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Review: The Winter Journey, by Cynthia Harrod-Eagles


Pages: 624

Original date of publication: 1997

My edition: 2007 (Sphere)

Why I decided to read: I’m trying to read the whole Morland Dynasty series

How I acquired my copy: Amazon.com, January 2010

#20: 1851-1855: Covers the Great Exhibition; Crimean War

In The Winter Journey, the story of the Morland family shifts focus for a bit. A distant cousin arrives from South Carolina in time for the Great Exhibition. Charlotte, happily married to Oliver Fleetwood, uses her wealth and influence to help build a hospital, in London just as cholera strikes. Her brother, Cavendish, is a cavalry officer called to the Crimea; and Oliver, an intelligence officer, goes there too, along with Charlotte.

The family takes a bit of a back seat to the historical events that are taking place. The Crimean War takes up a good chunk of the novel, especially the tragic Charge of the Light Brigade, which I’d obviously heard about but never really knew much of. Cynthia Harrod-Eagles gives her readers a good fictional account of what happened that day, as well as the other battles that occurred during that war. It’s the Morlands’ participation in the big (and small) events in history that makes this series so appealing, and this novel didn’t disappoint in that regard. As you might expect from a book in this series, lots of famous people make cameos; through Charlotte’s hospital work, predictably she meets Florence Nightingale. But I do enjoy seeing these real people from history walk across the stage at various points.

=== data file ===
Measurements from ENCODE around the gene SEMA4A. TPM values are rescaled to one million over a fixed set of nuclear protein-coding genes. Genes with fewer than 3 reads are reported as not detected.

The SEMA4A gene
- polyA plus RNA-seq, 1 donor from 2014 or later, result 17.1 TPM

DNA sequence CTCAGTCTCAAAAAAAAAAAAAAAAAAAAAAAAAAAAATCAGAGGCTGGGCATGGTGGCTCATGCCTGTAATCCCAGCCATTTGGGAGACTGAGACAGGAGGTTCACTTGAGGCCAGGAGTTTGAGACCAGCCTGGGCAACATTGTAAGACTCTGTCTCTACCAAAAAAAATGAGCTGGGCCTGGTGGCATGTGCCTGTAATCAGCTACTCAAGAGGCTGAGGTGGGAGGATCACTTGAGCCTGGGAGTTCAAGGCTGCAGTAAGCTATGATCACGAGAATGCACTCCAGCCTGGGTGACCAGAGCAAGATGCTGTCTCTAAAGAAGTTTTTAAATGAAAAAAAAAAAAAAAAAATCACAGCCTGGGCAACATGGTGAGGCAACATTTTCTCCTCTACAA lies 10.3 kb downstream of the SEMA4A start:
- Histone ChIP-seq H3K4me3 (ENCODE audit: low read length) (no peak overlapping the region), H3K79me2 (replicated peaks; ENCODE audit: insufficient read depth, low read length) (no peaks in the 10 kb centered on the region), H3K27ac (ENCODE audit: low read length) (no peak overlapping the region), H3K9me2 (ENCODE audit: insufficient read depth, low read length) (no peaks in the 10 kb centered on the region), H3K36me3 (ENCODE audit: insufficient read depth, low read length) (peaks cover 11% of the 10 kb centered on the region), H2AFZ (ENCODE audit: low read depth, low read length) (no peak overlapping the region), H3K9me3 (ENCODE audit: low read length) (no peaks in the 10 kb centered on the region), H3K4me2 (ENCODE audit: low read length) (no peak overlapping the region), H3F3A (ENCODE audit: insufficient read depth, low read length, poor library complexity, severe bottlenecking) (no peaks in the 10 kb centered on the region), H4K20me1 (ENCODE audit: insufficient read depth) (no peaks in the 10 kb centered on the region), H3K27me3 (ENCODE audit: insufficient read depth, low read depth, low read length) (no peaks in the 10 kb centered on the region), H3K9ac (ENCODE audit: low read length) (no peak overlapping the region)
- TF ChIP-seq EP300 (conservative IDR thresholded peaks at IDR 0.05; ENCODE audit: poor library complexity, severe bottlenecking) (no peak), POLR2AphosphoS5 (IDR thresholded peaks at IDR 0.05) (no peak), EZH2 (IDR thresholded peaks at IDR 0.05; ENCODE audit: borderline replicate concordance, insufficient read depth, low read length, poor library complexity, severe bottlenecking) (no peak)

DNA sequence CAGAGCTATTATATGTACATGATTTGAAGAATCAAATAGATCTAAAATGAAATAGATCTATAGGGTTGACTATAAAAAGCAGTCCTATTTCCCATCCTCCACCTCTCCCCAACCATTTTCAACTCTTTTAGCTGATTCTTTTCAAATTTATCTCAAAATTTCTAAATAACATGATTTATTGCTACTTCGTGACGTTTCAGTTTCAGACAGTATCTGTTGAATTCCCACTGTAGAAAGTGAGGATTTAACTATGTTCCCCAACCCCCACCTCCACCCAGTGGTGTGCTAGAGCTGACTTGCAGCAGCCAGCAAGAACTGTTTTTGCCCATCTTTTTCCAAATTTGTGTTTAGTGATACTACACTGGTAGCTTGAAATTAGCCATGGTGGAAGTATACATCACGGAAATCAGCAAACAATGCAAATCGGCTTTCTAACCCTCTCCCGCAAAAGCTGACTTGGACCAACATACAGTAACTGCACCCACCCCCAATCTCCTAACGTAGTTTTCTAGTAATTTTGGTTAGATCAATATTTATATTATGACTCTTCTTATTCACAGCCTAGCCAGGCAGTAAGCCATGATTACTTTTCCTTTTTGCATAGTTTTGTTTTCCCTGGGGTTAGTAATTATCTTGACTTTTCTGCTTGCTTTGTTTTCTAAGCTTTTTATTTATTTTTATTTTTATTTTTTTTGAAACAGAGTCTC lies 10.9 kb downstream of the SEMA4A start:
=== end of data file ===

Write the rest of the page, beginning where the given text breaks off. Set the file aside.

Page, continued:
As I’ve said the family watch from the sidelines as history is taking place; but what I love about these characters is that Harrod-Eagles never foces a modern mindset upon them. They all behave with this same mores that you would expect from the period, so that Charlotte isn’t some modern feminist or something! In this way, the author makes her characters seem more real.

Comments

legrhu said…
Sounds like a perfect read for a cold winter day on the East Coast! You have settled back into your reading and writing routine....eager to read many more in the future...
Anglers Rest said…
Like you I am trying to read the whole series. I am still collecting the early ones at the moment. I am sure it is a bit OCDish, but I prefer to have the first few of a series of books then I start reading. Nothing worse than getting to the end of one book and not being able to get onto the next one!
Katy said…
I'm also reading through this series--I just discovered it a few months ago, by picking up the most recent one at the library. It was so well-written that I immediately sought out the first one and have been hooked ever since. Some are better than others, according to the characters, but overall they are excellent. I just finished "The Emperor", and have to take a break for the Persephone Reading Weekend!

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January
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2. Pride and Prejudice, by Jane Austen
3. Texts From Jane Eyre, by Mallory Ortberg
4. Brighton Rock, by Graham Green
5. Brat Farrar, by Josephine Tey
6. Eat, Pray, Love, by Elizabeth Gilbert
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8. A Movable Feast, by Ernest Hemingway
9. A Room of One's Own, by Virginia Woolf
10. Other Voices, Other Rooms, by Truman Capote
11. Maggie-Now, by Betty Smith

February
1. Middlemarch, by George Eliot
2. To Kill a Mockingbird, by Harper Lee
3. Nerdy, Shy, and Socially Inappropriate, by Cynthia Lee
4. Music For Chameleons, by Truman Capote
5. Peyton Place, by Grace Metalious
6. Unrequited, by Lisa Phillips
7. Brideshead Revisited, by Evelyn Waugh
8. A Lost Lady, by Willa Cather

March
1. Persuasion, by Jane Austen
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